When the forecast is wrong | Fin24

When the forecast is wrong

Mar 04 2019 14:29
Schalk Louw

I have found that it’s often the events that we look forward to the least that turn out surprisingly well and that many events that we have looked forward to for a very long time often tend to disappoint us. 

At the beginning of 2018, there were great expectations and hopes that our local stock market would finally turn towards the positive side after the FTSE/JSE All Share Index delivered only a very average performance of 8% growth per year up to the end of December 2017. 

Of course, this growth was largely due Naspers’s* (27% p.a.) growth over the same period. 

With the reporting of companies’ annual results come high investor expectations, and the same connection applies to analysts’ consensus forecasts, but some analysts can miss the mark completely with their forecasts. 

With this in mind, I think it’s only appropriate that we look at why some analysts get it wrong, and also at the facts currently at our disposal.

Shares have a tendency to react very positively following a better-than-expected financial results report (reflecting earnings growth), but also to react very negatively when weaker-than-expected results are reported. 

In negative cases, investor sentiment can influence share prices to such an extent that it can cause a complete collapse, just as in 2008
It doesn’t seem to matter if a company’s financial results are better compared with the prior reporting period. 

Failure to reach forecasts may cause the share price to drop simply because the company didn’t quite live up to investors’ expectations. 

So clearly consensus forecasts are watched very closely, and they can play a significant role in short-term volatility in the market.

Although analysts are not fortune tellers, these types of surprise earnings can be seen as a benchmark for analysts’ faulty forecasts. 

Of course, there are analysts out there who deliver extremely accurate forecasts, but there will always be a few who are completely off-target. 

Some of the main reasons for missing the mark at times include:

1. It’s extremely difficult to make earnings forecasts. 

So many variables have to be considered that it is nearly impossible to deliver a completely accurate forecast. 

2. Analysts’ forecasts have a tendency to group closer together as time progresses, and the problem with that is that the ‘herd’ isn’t always moving in the right direction.

3. Being over-optimistic.

4. Companies that soften the blow when bad news is reported. 

This is mostly due to mastering techniques for brilliant press conferences and other related meetings. 

I’m sure that everyone is now aware of the fact that the market didn’t turn around in 2018, and that it actually performed negatively (-6% since the beginning of 2018 to the end of January 2019).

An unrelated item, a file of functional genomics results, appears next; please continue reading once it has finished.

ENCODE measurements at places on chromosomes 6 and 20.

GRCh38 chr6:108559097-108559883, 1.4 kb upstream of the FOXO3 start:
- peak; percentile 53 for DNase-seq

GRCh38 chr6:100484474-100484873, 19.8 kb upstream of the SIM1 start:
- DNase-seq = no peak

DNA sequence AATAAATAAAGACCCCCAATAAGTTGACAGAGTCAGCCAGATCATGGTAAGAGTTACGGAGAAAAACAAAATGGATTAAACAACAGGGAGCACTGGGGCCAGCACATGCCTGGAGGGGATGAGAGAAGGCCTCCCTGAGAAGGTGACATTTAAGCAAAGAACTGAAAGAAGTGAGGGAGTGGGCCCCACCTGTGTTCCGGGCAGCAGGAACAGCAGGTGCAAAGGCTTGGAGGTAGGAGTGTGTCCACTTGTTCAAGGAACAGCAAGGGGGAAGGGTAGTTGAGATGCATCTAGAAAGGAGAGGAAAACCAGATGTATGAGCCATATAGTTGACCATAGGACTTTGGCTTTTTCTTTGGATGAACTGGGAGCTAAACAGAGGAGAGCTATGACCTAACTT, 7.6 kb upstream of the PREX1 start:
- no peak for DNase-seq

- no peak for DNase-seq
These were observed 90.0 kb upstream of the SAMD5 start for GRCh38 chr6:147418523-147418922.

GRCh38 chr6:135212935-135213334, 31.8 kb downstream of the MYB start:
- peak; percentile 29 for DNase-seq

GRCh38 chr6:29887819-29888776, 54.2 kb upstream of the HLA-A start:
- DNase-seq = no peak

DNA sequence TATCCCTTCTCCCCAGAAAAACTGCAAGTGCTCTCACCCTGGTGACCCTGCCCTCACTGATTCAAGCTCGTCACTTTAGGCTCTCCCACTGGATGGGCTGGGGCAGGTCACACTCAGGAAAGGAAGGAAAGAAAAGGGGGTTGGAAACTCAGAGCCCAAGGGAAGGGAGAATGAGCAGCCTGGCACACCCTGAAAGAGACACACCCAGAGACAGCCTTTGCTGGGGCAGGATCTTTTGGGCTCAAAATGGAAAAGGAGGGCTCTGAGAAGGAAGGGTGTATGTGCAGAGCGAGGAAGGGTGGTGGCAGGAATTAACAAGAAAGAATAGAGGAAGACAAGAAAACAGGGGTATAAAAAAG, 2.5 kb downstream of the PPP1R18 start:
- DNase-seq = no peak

Investors were left shocked and highly disappointed because we were all looking forward to good news. 

But what was the reason for all this negativity?

I created a table that shows us which companies on the FTSE/JSE Top40 either exceeded (green) or fell short of (red) analysts’ forecasts based on their latest reported annual results. 

Schalk Table

All the red that showed up was a dead giveaway. 

Only 29% of companies managed to exceed expectations based on their latest annual financial results, and then there are still those who haven’t yet reported. 

Though those companies may be green on paper for now, more recent published trading statements indicate that they didn’t manage to live up to consensus expectations. 

Yes, I know these are historical figures and there’s nothing we can do about it now, but I will be keeping a very close eye on these surprise earnings for the next six months, because according to Thomson Reuters consensus forecasts, analysts expect shares (FTSE/JSE Top40 Index) to come to the party with a whopping 18% expected growth (excluding dividends) over the next 12 months. 

Schalk Graph

All we need now is for this table to show a lot more green and a lot less red. 

Don’t miss the party altogether just because you’re not looking forward to it. Hang in there. Market conditions may still be uncomfortable, but investors should also guard against aggressive selling.

Schalk Louw is a portfolio manager at PSG Wealth.

*finweek is a publication of Media24, a subsidiary of Naspers.

This article originally appeared in the 7 March edition of finweek. Buy and download the magazine here or subscribe to our newsletter here.


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